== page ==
|Highest governing body||ISTAF|
|First played||15th century|
|Team members||3 players|
|Mixed gender||team, regu|
|Equipment||rattan ball, synthetic balloon|
Sepak takraw (Indonesia: Sepak Takraw/Takrau, Bola Takraw/takrau; Myanmar: ပိုက်ကျော်ခြင်း;Malay: sepak raga; Thai: ตะกร้อ, rtgs: takro, pronounced [tā.krɔ̂ː]; Khmer: សីដក់ Sei Dak; Lao: ກະຕໍ້ ka-taw; Filipino: sipà, sipà tákraw, sepák tákraw [sɛ̝päk täkɾɐw]; Vietnamese: cầu mây ("calameae ball" or "rattan ball")), or kick volleyball, is a sport native to Southeast Asia. Sepak takraw differs from the similar sport of Footvolley in its use of a rattan ball and only allowing players to use their feet, knee, chest and head to touch the ball. It is a popular sport in Malaysia, Indonesia & Thailand.
In Malaysia, the game is called sepak raga or takraw. In Laos, it is kataw (Lao: "twine" and "kick"). In Thailand, it is called takraw. In Myanmar it is known as chin lone, and is considered more of an art as there is often no opposing team, and the point is to keep the ball aloft gracefully and interestingly. In the Philippines, besides "takraw" it is also known as sipa, meaning "kick".
- 1 Etymology
- 2 History
- 3 Competition
- 4 Rules and regulations
- 5 Competing countries
- 6 See also
- 7 References
- 8 External links
"Sepak" is the Malay word for kick and "takraw" is the Thai word for a woven ball; therefore sepak takraw quite literally means to kick ball. The choosing of this name for the sport was essentially a compromise between Malaysia and Thailand, the two powerhouse countries of the sport.
The earliest historical evidence shows the game was played in the 15th century's Malacca Sultanate, for it is mentioned in the Malay historical text, "Sejarah Melayu" (Malay Annals). The Malay Annals described in details the incident of Raja Muhammad, a son of Sultan Mansur Shah who was accidentally hit with a rattan ball by Tun Besar, a son of Tun Perak, in a Sepak raga game. The ball hit Raja Muhammad's headgear and knocked it down to the ground. In anger, Raja Muhammad immediately stabbed and killed Tun Besar, whereupon some of Tun Besar's kinsmen retaliated and wanted to kill Raja Muhammad. However, Tun Perak managed to restrain them from such an act of treason by saying that he would no longer accept Raja Muhammad as the Sultan's heir. As a result of this incident, Sultan Mansur Shah ordered his son out of Malacca and had him installed as the ruler of Pahang.
In Indonesia, sepak takraw was spread from nearby Malacca across the strait to Riau islands and Riau area in Sumatra as early as the 16th century, where it is also called as Sepak Raga in local Malay tongue, at that time some of Sumatran areas were part of Malacca sultanate. From there the Malay people spread across archipelago and introduced the game to Buginese people in Sulawesi. Then the game is developed as Buginese traditional game which is called "Raga" (the players are called "Pa'Raga"). The "Raga" can trace its origin from Malacca Sultanate, and was popular in South Sulawesi since the 19th century. Some men playing "Raga" encircling within a group, the ball is passed from one to another and the man who kicked the ball highest is the winner. "Raga" is also played for fun by demonstrating some tricks, such as kicking the ball and putting it on top of player's head holds by tengkolok bugis (Bugis cloth headgear similar to Malay tanjak).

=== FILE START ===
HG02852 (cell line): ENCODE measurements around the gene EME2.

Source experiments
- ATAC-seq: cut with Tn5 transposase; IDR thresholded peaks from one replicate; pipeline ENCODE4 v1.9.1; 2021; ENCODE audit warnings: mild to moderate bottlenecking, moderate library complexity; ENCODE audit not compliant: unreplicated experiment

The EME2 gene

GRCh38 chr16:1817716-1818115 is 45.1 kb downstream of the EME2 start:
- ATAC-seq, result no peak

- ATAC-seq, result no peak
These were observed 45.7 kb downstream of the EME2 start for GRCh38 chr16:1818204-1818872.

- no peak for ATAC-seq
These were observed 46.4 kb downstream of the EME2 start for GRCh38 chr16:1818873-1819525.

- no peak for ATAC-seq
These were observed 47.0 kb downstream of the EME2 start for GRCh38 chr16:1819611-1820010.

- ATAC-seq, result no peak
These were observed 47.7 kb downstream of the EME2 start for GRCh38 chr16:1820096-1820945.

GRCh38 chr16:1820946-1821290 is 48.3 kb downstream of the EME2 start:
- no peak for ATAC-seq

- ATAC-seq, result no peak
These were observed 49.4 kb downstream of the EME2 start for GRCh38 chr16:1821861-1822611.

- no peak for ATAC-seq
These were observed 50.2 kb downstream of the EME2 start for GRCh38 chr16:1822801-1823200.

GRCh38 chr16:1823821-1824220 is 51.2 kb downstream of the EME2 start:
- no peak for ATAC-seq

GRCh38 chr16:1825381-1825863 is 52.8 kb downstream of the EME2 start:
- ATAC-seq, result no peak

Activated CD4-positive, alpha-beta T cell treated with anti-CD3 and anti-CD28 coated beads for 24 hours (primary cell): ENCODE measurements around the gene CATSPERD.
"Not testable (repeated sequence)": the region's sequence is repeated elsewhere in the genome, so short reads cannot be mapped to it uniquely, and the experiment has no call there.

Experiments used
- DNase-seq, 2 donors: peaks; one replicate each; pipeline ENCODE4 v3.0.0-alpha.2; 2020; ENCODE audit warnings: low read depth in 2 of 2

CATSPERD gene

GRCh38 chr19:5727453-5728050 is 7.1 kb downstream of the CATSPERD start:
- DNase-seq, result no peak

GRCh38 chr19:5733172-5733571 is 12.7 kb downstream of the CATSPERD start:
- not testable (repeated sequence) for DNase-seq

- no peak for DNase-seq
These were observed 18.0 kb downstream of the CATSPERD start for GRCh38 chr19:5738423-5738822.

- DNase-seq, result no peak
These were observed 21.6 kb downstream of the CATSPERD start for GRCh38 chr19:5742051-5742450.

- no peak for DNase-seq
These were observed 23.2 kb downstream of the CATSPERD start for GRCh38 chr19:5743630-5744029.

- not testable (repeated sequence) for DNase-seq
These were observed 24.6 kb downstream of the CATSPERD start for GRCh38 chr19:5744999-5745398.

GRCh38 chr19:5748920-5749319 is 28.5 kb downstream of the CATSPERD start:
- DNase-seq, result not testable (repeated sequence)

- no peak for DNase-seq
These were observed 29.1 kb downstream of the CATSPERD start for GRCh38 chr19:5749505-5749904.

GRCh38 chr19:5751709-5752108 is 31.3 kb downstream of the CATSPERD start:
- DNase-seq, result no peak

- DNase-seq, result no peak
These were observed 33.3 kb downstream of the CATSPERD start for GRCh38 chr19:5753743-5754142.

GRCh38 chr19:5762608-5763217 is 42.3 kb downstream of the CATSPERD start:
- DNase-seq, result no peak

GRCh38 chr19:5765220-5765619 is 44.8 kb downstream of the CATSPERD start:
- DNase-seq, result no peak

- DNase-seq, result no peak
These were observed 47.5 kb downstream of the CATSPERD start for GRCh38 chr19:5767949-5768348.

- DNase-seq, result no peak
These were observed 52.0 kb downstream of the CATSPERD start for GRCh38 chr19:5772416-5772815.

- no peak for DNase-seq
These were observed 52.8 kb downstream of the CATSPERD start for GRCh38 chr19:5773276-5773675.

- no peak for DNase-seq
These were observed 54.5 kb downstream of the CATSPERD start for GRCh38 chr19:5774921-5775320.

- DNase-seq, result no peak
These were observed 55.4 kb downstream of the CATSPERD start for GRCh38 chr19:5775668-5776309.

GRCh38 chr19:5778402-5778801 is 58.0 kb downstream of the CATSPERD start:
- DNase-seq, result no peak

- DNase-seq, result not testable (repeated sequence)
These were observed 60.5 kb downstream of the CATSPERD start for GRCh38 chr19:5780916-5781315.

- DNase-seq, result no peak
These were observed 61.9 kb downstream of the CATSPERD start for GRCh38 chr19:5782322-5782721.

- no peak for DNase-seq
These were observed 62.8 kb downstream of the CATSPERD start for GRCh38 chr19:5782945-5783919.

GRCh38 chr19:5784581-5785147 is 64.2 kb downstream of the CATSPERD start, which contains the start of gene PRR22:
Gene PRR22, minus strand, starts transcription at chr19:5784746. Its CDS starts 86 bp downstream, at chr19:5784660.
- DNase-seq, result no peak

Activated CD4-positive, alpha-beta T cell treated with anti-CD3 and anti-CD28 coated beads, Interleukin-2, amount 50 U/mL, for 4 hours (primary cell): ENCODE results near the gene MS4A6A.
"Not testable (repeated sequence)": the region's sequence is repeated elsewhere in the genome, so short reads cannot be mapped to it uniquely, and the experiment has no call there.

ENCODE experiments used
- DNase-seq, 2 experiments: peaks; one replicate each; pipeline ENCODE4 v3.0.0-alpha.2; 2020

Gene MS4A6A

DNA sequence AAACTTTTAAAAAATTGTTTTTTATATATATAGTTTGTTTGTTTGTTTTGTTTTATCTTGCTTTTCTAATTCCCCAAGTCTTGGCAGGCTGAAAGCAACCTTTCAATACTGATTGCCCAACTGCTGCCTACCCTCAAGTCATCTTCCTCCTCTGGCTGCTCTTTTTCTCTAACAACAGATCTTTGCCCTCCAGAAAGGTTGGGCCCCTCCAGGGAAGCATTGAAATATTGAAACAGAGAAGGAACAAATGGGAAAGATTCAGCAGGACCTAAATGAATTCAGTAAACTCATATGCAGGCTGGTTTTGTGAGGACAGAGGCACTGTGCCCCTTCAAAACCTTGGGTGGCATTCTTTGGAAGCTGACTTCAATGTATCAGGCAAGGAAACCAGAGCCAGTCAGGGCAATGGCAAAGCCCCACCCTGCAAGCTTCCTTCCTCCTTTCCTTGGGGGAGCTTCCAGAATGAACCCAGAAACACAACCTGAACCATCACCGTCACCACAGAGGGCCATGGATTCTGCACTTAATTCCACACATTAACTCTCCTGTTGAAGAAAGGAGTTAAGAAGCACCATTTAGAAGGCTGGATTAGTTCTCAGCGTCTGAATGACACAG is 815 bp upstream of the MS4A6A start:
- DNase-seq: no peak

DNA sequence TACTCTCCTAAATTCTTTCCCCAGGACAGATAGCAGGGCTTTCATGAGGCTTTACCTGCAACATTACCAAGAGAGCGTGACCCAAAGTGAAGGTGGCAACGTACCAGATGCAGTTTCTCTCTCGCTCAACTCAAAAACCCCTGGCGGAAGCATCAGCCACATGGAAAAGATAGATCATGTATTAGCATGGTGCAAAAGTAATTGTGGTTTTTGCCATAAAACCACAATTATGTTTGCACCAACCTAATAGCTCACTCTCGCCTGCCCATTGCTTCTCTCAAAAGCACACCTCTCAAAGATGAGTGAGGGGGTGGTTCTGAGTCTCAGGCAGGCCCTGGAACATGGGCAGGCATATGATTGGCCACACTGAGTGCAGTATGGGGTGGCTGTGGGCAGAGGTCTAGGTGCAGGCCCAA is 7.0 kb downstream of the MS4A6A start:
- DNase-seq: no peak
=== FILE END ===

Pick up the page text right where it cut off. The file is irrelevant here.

In Bangkok, murals at Wat Phra Kaeo which was built in 1785, depict the Hindu god Hanuman playing sepak takraw in a ring with a troop of monkeys. Other historical accounts mention the game earlier during the reign of King Naresuan (1590–1605) of Ayutthaya. The game remained in its circle form for hundreds of years, and the modern version of sepak takraw began taking shape in Thailand sometime during the early 1740s. In 1829 the Siam Sports Association drafted the first rules for takraw competition. Four years later, the association introduced the volleyball-style net and held the first public contest. Within just a few years, takraw was introduced to the curriculum in Siamese schools. The game became such a cherished local custom that another exhibition of volleyball-style takraw was staged to celebrate the kingdom's first constitution in 1933, the year after Thailand abolished absolute monarchy.
In the Philippines the sport was called "sipa" and along with traditional martial arts survived the three century Spanish colonisation. It is a popular sport played by children in Philippines. It was the Philippine national sport until it was replaced by arnis in 2009. Sepak Takraw is included in Philippine's elementary and highschool curriculum. In Myanmar, or Burma, it was dubbed "chinlone", in Laos "kator", "cầu mây" in Vietnam and in Indonesia "raga" or "sepak takraw".
It is believed that many variations of the game evolved from cuju, an ancient Chinese military exercise, where soldiers would try to keep a feathered shuttlecock airborne by kicking it back and forth between two people. As the sport developed, the animal hide and chicken feathers were eventually replaced by balls made of woven strips of rattan.